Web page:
7. Nothing in this Agreement shall be construed to limit a Party's right to restrain imports of textile and apparel goods in a manner consistent with the Agreement on Textiles and Clothing or the Safeguards Agreement. However, a Party may not take or maintain an emergency action under this Article against a textile or apparel good that is subject, or becomes subject, to a safeguard measure that a Party takes pursuant to either such WTO agreement.
Article 3.20: Rules of Origin and Related Matters
Application of Chapter Four
1. Except as provided in this Section, Chapter Four (Rules of Origin and Origin Procedures) applies to textile and apparel goods.
2. The rules of origin set forth in this Agreement shall not apply in determining the country of origin of a textile or apparel good for non-preferential purposes.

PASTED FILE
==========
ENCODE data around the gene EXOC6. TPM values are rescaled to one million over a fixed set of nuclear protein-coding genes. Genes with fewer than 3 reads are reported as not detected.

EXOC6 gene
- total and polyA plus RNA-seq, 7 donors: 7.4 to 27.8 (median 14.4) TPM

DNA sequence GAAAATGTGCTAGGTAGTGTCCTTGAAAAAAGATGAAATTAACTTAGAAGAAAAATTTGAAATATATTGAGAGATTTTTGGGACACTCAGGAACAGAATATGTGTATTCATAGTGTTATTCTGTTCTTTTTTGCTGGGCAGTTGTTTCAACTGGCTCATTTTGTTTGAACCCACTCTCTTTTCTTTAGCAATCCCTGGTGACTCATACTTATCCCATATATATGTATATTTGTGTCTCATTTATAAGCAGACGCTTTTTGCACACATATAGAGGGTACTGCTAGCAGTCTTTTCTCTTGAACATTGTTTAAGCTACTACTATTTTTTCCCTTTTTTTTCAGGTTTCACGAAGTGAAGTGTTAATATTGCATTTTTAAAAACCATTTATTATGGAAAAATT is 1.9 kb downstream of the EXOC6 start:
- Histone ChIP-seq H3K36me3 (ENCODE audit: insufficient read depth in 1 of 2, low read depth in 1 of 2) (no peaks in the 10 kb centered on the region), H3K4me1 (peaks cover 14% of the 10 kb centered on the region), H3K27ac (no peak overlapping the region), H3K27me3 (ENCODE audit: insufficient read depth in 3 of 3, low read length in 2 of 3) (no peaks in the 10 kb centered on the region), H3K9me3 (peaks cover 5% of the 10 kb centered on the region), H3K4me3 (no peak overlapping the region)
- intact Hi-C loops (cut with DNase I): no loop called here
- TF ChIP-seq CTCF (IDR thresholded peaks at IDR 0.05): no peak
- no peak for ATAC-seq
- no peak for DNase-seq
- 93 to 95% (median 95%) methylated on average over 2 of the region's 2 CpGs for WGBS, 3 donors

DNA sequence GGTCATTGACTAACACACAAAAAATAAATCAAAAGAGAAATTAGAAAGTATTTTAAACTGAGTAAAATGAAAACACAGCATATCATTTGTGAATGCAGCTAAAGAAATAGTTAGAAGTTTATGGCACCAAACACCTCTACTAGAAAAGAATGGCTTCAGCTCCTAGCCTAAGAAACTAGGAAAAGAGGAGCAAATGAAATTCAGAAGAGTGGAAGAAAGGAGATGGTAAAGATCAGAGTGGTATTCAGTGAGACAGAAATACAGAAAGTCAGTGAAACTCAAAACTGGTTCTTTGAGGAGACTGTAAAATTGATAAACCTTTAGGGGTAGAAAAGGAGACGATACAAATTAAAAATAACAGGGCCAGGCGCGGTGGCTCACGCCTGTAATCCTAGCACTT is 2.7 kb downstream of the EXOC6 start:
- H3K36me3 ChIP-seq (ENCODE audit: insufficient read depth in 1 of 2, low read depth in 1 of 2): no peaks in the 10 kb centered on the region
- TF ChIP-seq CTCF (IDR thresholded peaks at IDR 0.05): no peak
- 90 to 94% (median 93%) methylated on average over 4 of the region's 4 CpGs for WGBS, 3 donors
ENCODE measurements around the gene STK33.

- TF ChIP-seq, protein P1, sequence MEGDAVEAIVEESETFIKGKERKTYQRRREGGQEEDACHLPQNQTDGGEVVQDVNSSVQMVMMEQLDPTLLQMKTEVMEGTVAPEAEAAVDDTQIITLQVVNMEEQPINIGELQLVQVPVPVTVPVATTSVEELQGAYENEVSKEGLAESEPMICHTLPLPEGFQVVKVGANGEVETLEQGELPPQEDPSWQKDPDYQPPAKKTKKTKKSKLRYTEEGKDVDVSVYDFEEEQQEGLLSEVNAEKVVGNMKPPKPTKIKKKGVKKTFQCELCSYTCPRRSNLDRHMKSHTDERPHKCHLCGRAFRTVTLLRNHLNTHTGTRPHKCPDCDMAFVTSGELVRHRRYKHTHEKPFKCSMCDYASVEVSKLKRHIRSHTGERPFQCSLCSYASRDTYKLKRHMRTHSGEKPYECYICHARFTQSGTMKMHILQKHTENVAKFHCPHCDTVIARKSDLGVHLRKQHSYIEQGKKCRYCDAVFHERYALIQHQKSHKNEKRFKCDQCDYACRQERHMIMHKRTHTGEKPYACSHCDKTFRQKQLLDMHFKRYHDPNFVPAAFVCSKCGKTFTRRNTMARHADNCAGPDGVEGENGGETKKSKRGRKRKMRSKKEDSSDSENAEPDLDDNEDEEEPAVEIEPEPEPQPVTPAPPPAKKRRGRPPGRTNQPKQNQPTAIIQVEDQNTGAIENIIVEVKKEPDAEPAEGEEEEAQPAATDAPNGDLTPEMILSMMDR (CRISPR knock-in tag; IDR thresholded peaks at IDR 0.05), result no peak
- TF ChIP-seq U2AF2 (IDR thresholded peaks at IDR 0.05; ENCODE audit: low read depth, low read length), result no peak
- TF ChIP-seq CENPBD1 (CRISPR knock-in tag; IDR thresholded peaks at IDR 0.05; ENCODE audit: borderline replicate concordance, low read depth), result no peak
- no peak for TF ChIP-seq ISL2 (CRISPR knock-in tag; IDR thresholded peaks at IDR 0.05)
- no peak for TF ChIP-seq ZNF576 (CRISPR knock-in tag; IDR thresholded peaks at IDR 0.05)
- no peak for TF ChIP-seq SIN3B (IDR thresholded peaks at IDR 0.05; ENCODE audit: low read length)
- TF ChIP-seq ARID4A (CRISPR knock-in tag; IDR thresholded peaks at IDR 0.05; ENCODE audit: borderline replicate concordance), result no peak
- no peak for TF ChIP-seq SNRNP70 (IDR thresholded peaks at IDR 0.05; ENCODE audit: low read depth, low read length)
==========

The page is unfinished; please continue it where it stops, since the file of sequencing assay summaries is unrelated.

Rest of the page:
3. On the request of either Party, the Parties shall consult to consider whether the rules of origin applicable to particular textile and apparel goods should be revised to address issues of availability of supply of fibers, yarns or fabrics in the territories of the Parties.
4. In the consultations referred to in paragraph 3, each Party shall consider all data presented by the other Party showing substantial production in its territory of the particular good. The Parties shall consider that substantial production has been shown if a Party demonstrates that its domestic producers are capable of supplying commercial quantities of the good in a timely manner.
5. The Parties shall endeavor to conclude consultations within 60 days of a request. An agreement between the Parties resulting from the consultations shall supersede any prior rule of origin for such good when approved by the Parties in accordance with Article 24.2 (Amendments).